At the end of the day, there's just no matching brand-new cotton and 43-year-old polyester.

So we forged ahead!
Mom looked on anxiously while I cut random strips. She was still a little unsure as we laid them out. But once we started sewing, cutting, and placing, she could see it taking shape. I have never done improv sewing with another person. It was an amazing experience to co-create a piece of art.

The result
I am so so in love with it. I think Emma would have loved it too. How marvelous to think that over 100 years of quilting heritage made this piece possible.

I might have a new obsession with solids.
So from Emma's WIP list, to my mom's, to mine...a top and a backing that will span two centuries, four decades, a continent, and four generations.

(Did I not promise you'd feel better about your own WIP list? :o)
When my mom visits again, we're going to tie it together. Too many metaphors!!!

Progress Has Also Been Made On...
Brother Quilt

A Lisette Portfolio dress

Still Marinating
Paisley Sunrise (being hand-quilted)
Spring Sampler

Annnnnnd....since we're talking family and WIPs (heheheh), I want to wish a big HAPPY BIRTHDAY to my favorite little sister, who is 21 today :o)

Check out more WIPs over at Lee's (whose link-up is having a birthday! Congrats on one year, Lee! Thanks for keeping this going!):

Monday, November 7, 2011

Portfolio Dress

Lisette Portfolio dress
I learned to sew from my mom, an excellent seamstress. She currently designs and repairs costumes for a ballet company. I can hardly remember a moment of childhood that doesn't include her handmade touch: clothes, outfits for my dollies, quilts, toys, Halloween costumes. (And I didn't even mention the edibles!)

Since Mom was up here for a visit this weekend, I thought I'd recruit her to help me make this dress. It looked super cute, and maybe not too hard?

And it wasn't too hard. Except the neckline. Which was a whole other thing. But I made an important discovery.

I really don't like making clothes. I like to have them. But not make them. Maybe it's my measuring phobia. Or having to follow a pattern. Just not my thing. But I'm super happy to have this dress in my closet!

I quilted myself.
Dork-fest: I saw a little square piece in the pattern and had to make a churn dash to go in there.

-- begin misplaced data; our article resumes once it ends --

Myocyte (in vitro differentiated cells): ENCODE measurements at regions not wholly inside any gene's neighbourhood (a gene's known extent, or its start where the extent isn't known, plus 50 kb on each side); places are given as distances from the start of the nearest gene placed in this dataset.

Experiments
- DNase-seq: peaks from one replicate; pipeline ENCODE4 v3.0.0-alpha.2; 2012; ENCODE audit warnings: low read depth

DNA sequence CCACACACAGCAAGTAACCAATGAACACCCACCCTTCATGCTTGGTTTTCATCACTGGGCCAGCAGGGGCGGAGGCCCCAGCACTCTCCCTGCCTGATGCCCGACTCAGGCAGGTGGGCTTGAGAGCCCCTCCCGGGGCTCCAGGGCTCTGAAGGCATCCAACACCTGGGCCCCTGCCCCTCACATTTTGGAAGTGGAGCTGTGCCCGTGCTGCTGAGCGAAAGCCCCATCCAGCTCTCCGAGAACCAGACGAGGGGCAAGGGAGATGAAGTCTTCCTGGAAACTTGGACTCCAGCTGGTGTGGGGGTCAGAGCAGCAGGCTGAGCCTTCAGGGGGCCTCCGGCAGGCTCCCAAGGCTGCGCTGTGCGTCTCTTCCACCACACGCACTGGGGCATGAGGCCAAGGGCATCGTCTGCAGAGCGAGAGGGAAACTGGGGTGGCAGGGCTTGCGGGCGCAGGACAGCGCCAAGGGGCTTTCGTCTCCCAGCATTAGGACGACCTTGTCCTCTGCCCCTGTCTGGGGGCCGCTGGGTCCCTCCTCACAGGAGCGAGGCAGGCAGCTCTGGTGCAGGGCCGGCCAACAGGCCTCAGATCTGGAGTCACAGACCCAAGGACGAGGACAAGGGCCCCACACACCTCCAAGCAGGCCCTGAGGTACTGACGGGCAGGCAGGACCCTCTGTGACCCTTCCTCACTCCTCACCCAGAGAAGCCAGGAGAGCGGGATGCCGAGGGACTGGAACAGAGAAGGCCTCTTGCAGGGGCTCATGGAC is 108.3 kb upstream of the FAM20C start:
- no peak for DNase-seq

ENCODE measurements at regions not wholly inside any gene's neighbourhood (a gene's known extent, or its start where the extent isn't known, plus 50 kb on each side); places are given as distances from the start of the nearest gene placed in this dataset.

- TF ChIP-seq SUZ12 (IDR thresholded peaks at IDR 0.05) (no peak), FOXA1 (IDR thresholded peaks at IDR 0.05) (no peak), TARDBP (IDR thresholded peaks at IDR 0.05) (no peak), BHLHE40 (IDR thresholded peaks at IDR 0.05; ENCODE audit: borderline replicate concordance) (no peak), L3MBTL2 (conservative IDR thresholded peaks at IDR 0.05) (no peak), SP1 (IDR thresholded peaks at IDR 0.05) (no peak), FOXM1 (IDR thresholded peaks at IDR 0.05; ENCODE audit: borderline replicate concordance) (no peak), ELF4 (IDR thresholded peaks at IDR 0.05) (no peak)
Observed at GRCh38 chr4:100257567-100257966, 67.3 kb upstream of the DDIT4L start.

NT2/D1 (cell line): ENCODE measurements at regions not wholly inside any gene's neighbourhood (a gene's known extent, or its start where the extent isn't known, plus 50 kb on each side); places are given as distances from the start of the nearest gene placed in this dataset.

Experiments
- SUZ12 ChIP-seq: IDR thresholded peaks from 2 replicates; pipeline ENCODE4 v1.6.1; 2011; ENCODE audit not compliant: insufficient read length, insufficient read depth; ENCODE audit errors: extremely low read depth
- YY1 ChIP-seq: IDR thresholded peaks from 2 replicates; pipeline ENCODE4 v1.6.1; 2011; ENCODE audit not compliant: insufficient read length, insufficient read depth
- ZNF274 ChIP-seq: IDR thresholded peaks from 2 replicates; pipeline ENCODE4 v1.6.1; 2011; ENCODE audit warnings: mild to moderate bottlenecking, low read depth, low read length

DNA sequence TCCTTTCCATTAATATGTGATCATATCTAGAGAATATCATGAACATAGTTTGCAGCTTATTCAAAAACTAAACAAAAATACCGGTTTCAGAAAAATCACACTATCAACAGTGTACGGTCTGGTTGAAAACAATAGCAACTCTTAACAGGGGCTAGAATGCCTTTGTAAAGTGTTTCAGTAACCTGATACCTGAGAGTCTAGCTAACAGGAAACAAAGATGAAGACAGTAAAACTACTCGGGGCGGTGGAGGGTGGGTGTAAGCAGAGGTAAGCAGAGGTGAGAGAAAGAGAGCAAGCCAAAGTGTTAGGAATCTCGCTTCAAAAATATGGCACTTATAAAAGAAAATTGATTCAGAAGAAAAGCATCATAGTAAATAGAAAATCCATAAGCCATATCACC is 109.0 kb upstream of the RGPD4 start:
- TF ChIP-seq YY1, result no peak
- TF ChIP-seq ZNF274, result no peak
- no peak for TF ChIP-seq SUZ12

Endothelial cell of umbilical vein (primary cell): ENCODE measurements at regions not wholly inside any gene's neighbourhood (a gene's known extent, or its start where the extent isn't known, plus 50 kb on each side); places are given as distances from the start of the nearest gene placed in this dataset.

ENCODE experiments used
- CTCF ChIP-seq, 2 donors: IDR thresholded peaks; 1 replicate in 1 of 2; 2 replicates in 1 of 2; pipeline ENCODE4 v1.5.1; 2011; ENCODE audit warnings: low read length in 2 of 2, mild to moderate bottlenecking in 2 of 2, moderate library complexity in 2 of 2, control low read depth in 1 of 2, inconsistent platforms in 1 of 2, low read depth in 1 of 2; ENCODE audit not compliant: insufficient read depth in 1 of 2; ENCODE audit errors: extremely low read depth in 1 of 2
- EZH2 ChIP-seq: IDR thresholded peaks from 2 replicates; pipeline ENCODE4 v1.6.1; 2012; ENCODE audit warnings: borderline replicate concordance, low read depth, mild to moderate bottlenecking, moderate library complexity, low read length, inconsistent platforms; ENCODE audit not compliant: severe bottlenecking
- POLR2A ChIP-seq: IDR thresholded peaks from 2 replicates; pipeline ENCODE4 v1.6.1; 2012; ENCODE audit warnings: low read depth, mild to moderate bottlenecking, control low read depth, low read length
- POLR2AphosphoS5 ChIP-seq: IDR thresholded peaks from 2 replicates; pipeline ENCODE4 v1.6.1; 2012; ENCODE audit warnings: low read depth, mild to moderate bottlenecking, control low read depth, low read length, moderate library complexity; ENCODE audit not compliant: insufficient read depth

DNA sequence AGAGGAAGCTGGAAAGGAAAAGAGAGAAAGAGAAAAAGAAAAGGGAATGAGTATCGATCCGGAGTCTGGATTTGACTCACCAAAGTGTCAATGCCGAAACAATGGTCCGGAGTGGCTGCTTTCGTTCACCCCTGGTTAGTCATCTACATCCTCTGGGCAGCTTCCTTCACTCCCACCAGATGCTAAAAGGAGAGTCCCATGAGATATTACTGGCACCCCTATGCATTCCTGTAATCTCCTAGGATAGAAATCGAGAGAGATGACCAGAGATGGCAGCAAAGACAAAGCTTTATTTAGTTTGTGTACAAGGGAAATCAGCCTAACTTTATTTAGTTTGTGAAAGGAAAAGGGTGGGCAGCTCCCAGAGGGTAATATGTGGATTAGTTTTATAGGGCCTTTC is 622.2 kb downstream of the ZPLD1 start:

The dress has since been hemmed and is awaiting a pretty little button.

It is thoroughly:
-what I will be wearing every Saturday if it's not too cold

Wednesday, November 2, 2011

WIP Wednesday

I had all this stuff for hand-quilting laying around.

It needed a little home of its own. This tutorial looked not-too-intimidating, except the interfacing. Let the truth be known: until last Saturday, I was a fusible web virgin! I know, I know! In this day and age! So it was off to the dreaded neighborhood fabric store.

My conversation there went something like this:

"Do you have fusible interfacing?"
"Um, I think we probably should." [Shows me two things that I really hope are interfacing since I've never used it before.]
"Is it iron-on?"
"Oh yeah definitely probably iron-on. I think it definitely should be." [Asks co-worker, who also doesn't know.]

Needless to say, my confidence was at minimum, but at 99¢ per yard, I took a chance and happily it worked out pretty well. It was kind of cool to iron it on and watch the magic happen. (I'll admit to looking around for more fusing projects...many more boxes may be appearing around our house. That tutorial was fun and built up my confidence!)

The interfacing wasn't too stiff, so my box doesn't have the crisp shape of The Sometimes Crafter's, but I really like it all the same. And it's so girl-y in pink and purple :o)

Happy little notions!

The fabrics are Leaning Trees from Woodland Wonderland (Jay McCarroll for Freespirit Fabrics) and Illuminate from 1001 Peeps (by Lizzy House for Andover Fabrics). Just in case you were wondering :o)

So that's it for finishes. The day I finish an actual quilt, look out your window because there will be a parade.

After getting all my HSTs done for Mumu, I came across this post by "pure happenstance," aka my obsession with Flickr (for the record, I think this quilt is gorgeous and I actually like the unique shape). Which led to a little research on AMH voiles and their 3/4" shrinkage in the wash. Gulp. I basically never pre-wash fabrics because a) it's expensive (coin-operated machine in my apartment building); b) I'm lazy; and c) I'm really just lazy, there's no good reason.